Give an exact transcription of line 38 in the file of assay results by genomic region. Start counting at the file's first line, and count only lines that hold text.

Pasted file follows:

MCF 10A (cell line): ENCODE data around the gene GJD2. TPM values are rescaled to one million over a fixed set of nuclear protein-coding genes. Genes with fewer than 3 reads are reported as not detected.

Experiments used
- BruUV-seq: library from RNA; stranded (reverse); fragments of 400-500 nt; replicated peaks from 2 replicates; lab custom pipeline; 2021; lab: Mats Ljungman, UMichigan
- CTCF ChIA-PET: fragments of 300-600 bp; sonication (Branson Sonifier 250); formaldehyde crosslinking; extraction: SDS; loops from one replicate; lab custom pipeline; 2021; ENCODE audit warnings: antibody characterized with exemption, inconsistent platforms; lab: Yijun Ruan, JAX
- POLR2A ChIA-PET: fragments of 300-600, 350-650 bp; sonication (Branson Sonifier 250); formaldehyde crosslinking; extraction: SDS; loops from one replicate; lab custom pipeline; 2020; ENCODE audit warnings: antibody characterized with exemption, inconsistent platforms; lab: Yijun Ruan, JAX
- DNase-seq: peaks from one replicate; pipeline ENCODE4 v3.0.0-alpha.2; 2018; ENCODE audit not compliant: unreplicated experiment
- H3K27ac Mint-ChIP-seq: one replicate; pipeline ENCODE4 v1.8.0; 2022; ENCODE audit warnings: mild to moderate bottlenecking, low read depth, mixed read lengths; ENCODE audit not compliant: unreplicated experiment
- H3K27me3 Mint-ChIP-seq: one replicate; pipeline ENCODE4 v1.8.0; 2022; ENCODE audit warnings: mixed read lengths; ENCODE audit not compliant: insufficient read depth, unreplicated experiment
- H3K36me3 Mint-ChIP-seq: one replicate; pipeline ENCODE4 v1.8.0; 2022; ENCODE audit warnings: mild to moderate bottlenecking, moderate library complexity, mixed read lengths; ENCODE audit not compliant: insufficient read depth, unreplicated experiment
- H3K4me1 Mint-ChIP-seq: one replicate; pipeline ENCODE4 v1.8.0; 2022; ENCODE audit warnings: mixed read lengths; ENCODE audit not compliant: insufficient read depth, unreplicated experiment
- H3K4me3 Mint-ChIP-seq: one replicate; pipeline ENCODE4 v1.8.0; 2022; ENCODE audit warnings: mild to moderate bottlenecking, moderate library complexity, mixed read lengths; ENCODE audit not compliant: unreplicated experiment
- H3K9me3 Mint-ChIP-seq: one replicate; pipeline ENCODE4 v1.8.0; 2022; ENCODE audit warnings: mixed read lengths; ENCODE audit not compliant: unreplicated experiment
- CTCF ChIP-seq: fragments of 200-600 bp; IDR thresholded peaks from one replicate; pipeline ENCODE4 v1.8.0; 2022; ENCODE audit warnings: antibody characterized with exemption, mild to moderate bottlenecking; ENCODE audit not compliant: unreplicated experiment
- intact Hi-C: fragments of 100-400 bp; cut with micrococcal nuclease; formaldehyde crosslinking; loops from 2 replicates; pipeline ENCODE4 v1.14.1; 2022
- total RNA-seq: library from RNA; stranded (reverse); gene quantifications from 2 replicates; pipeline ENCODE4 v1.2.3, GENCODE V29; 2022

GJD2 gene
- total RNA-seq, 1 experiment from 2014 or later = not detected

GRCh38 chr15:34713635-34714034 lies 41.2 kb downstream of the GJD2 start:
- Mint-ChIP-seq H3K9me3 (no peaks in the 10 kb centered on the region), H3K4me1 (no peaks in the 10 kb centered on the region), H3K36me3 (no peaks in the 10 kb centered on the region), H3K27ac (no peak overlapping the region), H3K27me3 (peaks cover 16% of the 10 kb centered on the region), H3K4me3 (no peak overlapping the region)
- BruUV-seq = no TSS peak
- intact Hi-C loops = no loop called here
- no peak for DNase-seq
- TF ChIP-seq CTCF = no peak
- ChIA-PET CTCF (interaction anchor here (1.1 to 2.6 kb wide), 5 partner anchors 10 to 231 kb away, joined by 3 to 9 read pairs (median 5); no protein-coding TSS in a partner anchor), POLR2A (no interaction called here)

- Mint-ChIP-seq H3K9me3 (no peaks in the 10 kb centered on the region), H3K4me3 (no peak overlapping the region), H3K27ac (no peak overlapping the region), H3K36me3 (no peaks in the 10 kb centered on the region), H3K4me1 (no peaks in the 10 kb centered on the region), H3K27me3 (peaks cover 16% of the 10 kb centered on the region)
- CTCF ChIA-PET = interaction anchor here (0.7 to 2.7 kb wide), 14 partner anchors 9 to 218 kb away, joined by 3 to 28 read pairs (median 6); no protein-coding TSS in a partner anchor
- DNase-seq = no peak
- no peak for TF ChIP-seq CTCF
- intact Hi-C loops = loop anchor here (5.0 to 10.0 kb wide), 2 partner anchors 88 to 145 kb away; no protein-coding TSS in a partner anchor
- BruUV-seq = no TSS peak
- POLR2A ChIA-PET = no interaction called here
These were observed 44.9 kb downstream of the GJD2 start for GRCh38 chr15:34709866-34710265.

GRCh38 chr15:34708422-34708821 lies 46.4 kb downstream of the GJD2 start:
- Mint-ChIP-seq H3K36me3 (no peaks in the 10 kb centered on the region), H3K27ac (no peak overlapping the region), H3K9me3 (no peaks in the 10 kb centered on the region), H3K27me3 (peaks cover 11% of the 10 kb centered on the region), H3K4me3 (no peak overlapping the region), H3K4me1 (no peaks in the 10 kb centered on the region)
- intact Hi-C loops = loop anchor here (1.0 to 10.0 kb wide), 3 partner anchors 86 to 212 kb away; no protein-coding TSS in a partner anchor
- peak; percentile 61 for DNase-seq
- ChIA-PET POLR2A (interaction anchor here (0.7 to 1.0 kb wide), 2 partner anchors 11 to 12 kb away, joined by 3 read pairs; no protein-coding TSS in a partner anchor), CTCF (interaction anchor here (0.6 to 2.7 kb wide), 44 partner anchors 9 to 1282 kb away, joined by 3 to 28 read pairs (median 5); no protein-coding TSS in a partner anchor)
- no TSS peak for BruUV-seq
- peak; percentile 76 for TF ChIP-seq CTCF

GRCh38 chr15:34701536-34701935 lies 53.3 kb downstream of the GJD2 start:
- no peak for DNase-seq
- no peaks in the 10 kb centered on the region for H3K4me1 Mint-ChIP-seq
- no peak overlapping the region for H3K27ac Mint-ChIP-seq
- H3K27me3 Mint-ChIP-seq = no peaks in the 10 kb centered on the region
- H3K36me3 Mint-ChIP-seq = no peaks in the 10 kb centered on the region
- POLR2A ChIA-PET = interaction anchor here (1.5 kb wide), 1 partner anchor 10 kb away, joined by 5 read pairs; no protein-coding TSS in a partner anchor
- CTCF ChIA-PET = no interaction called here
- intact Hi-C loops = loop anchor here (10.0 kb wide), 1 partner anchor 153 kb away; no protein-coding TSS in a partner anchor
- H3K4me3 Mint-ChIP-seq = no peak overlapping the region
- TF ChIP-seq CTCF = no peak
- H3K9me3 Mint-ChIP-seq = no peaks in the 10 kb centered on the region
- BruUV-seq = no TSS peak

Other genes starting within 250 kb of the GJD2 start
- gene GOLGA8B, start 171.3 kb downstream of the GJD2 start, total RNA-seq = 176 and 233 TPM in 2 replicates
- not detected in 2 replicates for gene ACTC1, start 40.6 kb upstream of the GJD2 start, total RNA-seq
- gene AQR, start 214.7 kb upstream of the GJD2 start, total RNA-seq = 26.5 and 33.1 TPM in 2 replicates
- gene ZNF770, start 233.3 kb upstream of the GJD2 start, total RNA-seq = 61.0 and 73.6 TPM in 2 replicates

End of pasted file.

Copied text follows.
- no TSS peak for BruUV-seq